The 2012 Where Conference on location and mobile technology is now over, but it made an impression on all who were involved.
Where else would I (and Research Access readers who watched the live stream on April 3 and 4) have seen presentations from people as diverse as these: Jer Thorp, Data Artist in Residence at the New York Times; Will Wright, the creator of SimCity and proprietor of the Stupid Fun Club; and Josh Williams of Facebook (via the Gowalla acquisition).
It was so interesting for me from a market researcher’s perspective to see not only what’s on the cutting edge in a very cool area of technology, but to see the passion with which those involved in the world of geolocation approach their craft. You can look forward to more of this type of interdisciplinary cross-pollination from Research Access because not only is it fun and interesting, but hopefully in some small way it provides ideas to help our industry evolve.
Not sure about geolocation and market research? Let me throw out some ideas for how it can and/or could be used (please assume all of these are with the respondent’s consent).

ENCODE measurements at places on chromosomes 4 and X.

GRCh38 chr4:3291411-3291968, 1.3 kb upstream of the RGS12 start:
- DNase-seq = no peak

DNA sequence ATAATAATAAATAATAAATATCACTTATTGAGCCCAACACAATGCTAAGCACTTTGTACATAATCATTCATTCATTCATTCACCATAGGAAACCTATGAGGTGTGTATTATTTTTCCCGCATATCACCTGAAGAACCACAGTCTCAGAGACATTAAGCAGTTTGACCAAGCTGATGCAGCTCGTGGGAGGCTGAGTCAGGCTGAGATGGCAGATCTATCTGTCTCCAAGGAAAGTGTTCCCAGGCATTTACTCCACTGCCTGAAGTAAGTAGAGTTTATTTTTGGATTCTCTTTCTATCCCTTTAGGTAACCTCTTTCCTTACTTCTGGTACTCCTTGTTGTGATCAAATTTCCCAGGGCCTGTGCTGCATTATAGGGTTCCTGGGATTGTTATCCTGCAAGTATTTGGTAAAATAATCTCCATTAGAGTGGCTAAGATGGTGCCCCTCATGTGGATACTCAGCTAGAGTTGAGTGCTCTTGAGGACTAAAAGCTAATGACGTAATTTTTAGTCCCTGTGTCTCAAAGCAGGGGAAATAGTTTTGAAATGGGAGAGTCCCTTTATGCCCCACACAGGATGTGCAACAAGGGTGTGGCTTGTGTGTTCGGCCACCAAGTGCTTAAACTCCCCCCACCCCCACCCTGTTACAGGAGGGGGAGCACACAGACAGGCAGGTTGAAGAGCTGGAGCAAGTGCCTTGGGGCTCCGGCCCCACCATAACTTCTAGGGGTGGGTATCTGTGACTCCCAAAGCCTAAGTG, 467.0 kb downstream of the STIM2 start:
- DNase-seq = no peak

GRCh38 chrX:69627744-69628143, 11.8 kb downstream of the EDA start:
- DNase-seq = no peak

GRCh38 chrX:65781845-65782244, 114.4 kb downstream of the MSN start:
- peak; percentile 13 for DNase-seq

- A government agency studies commute patterns in a city by collecting geolocation pings from a sample of drivers.
- A city tourism board works with an access panel to ping panelists who live out of town when they show up within a defined radius of the target city.
- A consumer products company wants to understand how frequently a sample of shoppers visits different grocery chains and collects geolocation data instead of self-reported behavior.
- A small chain of restaurants recruits customers for a panel in-house using QR codes and notifies them about a new menu item taste test when they arrive near a restaurant location.
- An automotive company collects geolocation data from a sample of minivan-driving moms to better understand how the product is used.
- A bank collects geolocation data from a sample of customers in order to make decisions about where to locate ATMs and branches.
- A movie studio captures data on whether respondents who viewed their test movie trailer actually go and see the movie in a theater.
- A coffee shop chain works with an access panel to ping people who enter their shop with a special invitation to become a part of a sub-panel of that chain’s customers.
- A trucking company can send their drivers a survey (to be completed at a rest stop, of course!) every 10,000 miles driven.
- A respondent sets preferences that they only can be sent surveys when they are at home, never when they are at work, on vacation, etc.
I hope these use cases get you thinking about how geolocation can help make your market research better.